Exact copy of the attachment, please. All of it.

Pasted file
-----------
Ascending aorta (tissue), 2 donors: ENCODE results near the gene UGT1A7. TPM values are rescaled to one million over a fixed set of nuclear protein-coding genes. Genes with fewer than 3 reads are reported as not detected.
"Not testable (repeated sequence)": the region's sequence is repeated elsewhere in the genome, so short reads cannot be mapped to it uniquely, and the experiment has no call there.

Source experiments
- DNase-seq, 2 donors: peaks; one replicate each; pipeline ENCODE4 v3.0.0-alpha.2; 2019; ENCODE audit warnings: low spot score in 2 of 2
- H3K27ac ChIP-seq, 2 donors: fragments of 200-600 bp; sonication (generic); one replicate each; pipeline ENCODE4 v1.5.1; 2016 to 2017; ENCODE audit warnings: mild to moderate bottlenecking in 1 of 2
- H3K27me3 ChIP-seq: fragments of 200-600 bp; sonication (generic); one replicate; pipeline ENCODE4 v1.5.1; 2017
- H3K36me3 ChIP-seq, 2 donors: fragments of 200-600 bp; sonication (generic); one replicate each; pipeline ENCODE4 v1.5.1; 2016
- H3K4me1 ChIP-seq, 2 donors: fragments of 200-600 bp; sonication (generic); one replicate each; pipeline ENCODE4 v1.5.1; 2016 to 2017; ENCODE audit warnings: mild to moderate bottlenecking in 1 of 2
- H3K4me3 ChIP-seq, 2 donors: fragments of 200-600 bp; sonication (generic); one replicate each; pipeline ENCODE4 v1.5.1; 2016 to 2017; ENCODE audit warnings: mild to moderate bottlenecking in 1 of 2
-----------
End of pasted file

Ascending aorta (tissue), 2 donors: ENCODE results near the gene UGT1A7. TPM values are rescaled to one million over a fixed set of nuclear protein-coding genes. Genes with fewer than 3 reads are reported as not detected.
"Not testable (repeated sequence)": the region's sequence is repeated elsewhere in the genome, so short reads cannot be mapped to it uniquely, and the experiment has no call there.

Source experiments
- DNase-seq, 2 donors: peaks; one replicate each; pipeline ENCODE4 v3.0.0-alpha.2; 2019; ENCODE audit warnings: low spot score in 2 of 2
- H3K27ac ChIP-seq, 2 donors: fragments of 200-600 bp; sonication (generic); one replicate each; pipeline ENCODE4 v1.5.1; 2016 to 2017; ENCODE audit warnings: mild to moderate bottlenecking in 1 of 2
- H3K27me3 ChIP-seq: fragments of 200-600 bp; sonication (generic); one replicate; pipeline ENCODE4 v1.5.1; 2017
- H3K36me3 ChIP-seq, 2 donors: fragments of 200-600 bp; sonication (generic); one replicate each; pipeline ENCODE4 v1.5.1; 2016
- H3K4me1 ChIP-seq, 2 donors: fragments of 200-600 bp; sonication (generic); one replicate each; pipeline ENCODE4 v1.5.1; 2016 to 2017; ENCODE audit warnings: mild to moderate bottlenecking in 1 of 2
- H3K4me3 ChIP-seq, 2 donors: fragments of 200-600 bp; sonication (generic); one replicate each; pipeline ENCODE4 v1.5.1; 2016 to 2017; ENCODE audit warnings: mild to moderate bottlenecking in 1 of 2